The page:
Heat is bad for computers, and the newest bunch of cutting-edge CPUs coming off the assembly lines are some of the hottest ever made. These kinds of trends can’t last much longer, and everyone in Silicon Valley knows it. Luckily, some of the best chipmakers in the world are already testing a wide range of materials that could greatly lower working temperatures.

Diamond Foundry in San Francisco, which makes lab-grown fake gems, is in the lead. The company has made hundreds of fake diamond plates that are four inches wide and less than three millimeters thick. The plan is to add a layer of fake diamond, which is very good at moving heat, over some of the silicon that isn’t being used in a regular computer.


Diamond Foundry CEO Martin Roscheisen told The Wall Street Journal that chips made with their synthetic diamond wafer can work at least twice as fast as their rated clock speed without breaking. One of Nvidia’s most powerful chips is said to have been able to run at three times its base clock by company workers in the lab.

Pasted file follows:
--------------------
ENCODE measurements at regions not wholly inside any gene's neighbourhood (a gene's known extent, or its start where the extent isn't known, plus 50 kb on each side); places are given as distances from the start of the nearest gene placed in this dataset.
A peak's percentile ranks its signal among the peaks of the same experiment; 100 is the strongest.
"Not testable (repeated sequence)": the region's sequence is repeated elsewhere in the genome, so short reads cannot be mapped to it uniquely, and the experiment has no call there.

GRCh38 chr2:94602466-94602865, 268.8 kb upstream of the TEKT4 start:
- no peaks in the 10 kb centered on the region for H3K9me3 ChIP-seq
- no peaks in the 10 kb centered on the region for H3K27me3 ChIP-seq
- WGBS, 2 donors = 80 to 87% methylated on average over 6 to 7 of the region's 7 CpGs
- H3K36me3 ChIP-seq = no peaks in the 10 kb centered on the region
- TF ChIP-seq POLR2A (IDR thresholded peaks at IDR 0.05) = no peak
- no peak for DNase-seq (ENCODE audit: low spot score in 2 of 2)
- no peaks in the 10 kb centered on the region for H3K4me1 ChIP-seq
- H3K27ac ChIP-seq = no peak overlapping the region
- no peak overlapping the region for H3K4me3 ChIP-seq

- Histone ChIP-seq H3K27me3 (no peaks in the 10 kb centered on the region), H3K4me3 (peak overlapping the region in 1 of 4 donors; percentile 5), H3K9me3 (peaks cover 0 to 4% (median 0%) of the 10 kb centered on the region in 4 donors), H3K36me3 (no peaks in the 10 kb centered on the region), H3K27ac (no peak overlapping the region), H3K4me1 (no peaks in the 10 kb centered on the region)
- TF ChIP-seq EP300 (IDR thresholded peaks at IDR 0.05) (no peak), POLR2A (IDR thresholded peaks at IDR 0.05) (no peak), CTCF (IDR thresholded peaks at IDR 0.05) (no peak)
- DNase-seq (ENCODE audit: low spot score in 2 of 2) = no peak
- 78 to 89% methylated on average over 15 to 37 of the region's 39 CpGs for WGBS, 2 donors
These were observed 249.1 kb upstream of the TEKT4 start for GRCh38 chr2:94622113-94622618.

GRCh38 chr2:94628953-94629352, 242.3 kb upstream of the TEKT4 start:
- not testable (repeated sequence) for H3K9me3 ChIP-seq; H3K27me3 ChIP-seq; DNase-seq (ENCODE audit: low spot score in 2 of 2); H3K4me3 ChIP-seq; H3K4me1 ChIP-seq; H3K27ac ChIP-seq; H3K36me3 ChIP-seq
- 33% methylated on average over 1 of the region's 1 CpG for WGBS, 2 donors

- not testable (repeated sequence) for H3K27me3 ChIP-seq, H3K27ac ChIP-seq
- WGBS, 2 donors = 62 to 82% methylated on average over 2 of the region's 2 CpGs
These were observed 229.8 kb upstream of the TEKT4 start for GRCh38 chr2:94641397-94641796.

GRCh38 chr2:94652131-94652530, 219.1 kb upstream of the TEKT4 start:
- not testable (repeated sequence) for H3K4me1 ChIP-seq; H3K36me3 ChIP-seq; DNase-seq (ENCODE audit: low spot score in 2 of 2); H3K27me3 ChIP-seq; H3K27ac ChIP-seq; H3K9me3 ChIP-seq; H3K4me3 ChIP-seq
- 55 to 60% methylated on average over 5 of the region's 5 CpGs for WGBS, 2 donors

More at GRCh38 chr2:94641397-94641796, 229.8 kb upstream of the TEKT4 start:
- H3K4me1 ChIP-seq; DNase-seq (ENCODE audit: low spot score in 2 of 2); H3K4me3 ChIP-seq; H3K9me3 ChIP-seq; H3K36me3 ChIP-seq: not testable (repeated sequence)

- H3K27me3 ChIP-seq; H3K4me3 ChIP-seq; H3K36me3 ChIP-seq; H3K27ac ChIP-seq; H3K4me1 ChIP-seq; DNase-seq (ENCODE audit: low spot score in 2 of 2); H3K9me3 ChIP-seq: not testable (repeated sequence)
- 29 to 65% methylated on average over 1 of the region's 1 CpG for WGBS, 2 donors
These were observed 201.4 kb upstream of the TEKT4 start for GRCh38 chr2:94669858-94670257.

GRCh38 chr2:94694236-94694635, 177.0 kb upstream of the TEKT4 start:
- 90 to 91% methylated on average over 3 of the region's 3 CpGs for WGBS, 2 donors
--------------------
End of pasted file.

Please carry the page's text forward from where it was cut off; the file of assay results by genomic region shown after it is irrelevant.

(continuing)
Roscheisen said that Diamond Foundry is in talks with top chipmakers, automakers, and defense companies about how they can help make chips and electronics better. Roscheisen also said that the fact that the cost of making fake diamonds is going down is important for further research into this area.

Diamond Foundry isn’t the only company in town that makes different chip substrates. One company, Coherent, makes polycrystalline diamond plates, and another, Element Six, sells bigger pieces that can be put between chips and heatsinks.

Intel showed off a glass base for next-generation packaging in September. The company had been working on it for more than ten years. Glass has better thermal, physical, and optical qualities than current biological surfaces. This means that the number of connections can be up to 10 times higher. Glass is also 50 percent less likely to warp patterns and is flatter, which makes depth of focus better for printing.



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